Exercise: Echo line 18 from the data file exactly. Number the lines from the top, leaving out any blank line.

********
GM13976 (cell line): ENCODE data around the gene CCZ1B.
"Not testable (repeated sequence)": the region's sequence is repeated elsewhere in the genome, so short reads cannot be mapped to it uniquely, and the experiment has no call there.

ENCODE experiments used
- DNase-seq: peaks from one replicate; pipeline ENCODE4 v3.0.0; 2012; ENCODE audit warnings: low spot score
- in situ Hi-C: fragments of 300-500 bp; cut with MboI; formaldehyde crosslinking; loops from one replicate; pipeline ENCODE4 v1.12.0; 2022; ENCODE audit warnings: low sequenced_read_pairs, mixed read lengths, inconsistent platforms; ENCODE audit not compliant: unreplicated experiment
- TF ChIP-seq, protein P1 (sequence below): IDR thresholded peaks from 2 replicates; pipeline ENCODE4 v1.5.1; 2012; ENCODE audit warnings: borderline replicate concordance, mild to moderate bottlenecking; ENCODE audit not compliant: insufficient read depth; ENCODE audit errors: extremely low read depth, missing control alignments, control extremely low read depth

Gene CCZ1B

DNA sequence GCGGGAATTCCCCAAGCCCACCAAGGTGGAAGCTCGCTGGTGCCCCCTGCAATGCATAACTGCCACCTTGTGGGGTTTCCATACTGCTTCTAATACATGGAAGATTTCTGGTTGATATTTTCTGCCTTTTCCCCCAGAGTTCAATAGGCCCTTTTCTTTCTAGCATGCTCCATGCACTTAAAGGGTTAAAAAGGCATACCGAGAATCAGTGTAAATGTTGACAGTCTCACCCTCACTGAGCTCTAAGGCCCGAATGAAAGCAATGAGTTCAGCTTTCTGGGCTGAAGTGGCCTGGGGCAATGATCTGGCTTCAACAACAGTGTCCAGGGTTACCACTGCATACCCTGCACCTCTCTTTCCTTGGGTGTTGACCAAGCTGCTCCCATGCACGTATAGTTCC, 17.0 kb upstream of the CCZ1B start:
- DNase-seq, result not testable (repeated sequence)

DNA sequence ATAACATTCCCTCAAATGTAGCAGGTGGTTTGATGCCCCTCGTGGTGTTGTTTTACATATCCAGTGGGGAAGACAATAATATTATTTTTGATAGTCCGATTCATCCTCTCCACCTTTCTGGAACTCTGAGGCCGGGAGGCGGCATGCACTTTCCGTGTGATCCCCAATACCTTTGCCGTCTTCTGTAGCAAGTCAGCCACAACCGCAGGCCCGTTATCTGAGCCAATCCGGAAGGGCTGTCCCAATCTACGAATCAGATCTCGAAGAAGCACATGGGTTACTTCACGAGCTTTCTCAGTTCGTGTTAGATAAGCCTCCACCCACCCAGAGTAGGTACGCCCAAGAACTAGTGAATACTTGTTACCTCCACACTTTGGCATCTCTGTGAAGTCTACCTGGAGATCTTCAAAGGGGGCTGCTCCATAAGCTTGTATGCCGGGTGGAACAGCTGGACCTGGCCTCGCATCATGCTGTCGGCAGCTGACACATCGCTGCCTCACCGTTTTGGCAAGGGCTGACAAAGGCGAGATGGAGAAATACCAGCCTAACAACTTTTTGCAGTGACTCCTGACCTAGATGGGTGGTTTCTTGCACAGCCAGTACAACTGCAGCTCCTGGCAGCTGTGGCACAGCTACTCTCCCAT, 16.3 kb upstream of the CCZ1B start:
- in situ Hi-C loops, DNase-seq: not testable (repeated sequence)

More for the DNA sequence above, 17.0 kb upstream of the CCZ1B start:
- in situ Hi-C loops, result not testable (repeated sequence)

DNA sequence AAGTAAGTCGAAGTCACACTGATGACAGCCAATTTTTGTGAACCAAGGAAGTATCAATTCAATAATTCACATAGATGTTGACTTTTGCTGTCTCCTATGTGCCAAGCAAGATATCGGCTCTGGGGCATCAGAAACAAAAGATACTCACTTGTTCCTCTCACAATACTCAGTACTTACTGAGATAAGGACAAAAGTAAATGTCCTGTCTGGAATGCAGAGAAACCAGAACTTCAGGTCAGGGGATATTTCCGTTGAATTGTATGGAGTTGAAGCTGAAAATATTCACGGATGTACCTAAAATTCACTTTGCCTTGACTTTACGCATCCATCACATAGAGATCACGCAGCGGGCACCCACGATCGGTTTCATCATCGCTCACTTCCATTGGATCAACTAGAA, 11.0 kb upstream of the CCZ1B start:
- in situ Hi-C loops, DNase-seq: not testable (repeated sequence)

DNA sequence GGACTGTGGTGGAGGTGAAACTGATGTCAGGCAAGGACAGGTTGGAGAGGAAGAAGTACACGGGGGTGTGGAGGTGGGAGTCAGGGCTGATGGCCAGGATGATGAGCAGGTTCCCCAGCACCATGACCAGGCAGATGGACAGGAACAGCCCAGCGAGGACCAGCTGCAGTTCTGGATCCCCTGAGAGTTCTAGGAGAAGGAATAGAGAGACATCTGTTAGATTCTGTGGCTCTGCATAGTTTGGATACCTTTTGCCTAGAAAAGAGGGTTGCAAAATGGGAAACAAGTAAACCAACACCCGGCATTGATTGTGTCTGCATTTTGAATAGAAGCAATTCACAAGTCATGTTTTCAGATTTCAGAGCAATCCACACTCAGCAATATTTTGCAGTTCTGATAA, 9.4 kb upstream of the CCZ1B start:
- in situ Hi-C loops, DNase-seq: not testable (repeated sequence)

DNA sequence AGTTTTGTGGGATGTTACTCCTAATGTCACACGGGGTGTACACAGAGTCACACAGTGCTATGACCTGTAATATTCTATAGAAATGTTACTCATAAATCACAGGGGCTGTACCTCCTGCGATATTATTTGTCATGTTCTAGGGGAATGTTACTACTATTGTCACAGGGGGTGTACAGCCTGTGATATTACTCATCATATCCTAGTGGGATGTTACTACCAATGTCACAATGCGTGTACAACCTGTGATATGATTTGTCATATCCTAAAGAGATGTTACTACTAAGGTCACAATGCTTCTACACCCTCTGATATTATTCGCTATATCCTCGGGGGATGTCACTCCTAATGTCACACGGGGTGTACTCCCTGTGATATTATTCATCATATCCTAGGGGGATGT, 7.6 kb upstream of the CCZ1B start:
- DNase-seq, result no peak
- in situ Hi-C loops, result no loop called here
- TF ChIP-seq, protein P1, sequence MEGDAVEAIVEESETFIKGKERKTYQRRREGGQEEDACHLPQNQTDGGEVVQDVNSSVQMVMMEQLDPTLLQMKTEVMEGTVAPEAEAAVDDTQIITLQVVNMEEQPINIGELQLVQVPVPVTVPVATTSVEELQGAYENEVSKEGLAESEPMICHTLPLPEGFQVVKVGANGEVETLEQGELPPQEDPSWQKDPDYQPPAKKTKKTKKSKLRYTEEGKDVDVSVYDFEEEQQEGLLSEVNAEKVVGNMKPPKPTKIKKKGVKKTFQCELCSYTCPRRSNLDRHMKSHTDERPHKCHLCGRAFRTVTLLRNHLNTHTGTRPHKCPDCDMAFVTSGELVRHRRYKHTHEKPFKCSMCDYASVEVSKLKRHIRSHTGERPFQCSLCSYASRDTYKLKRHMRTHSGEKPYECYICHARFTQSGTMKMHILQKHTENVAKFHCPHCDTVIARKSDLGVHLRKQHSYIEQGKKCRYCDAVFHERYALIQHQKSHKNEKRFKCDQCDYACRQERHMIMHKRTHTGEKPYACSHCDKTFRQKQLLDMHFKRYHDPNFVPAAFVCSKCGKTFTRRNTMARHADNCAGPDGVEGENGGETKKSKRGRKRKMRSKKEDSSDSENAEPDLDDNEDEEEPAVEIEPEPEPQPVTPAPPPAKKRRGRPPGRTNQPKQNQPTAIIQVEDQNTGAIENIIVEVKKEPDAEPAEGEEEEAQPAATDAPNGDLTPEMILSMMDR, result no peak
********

DNA sequence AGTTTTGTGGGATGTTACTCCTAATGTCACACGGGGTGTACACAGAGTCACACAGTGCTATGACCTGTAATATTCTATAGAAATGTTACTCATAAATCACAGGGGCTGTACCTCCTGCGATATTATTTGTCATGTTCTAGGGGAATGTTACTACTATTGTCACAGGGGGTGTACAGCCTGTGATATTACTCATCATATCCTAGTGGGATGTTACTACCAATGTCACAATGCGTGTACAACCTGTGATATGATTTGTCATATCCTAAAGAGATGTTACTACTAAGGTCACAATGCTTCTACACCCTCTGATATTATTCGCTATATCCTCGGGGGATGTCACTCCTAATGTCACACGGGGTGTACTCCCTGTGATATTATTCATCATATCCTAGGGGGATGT, 7.6 kb upstream of the CCZ1B start: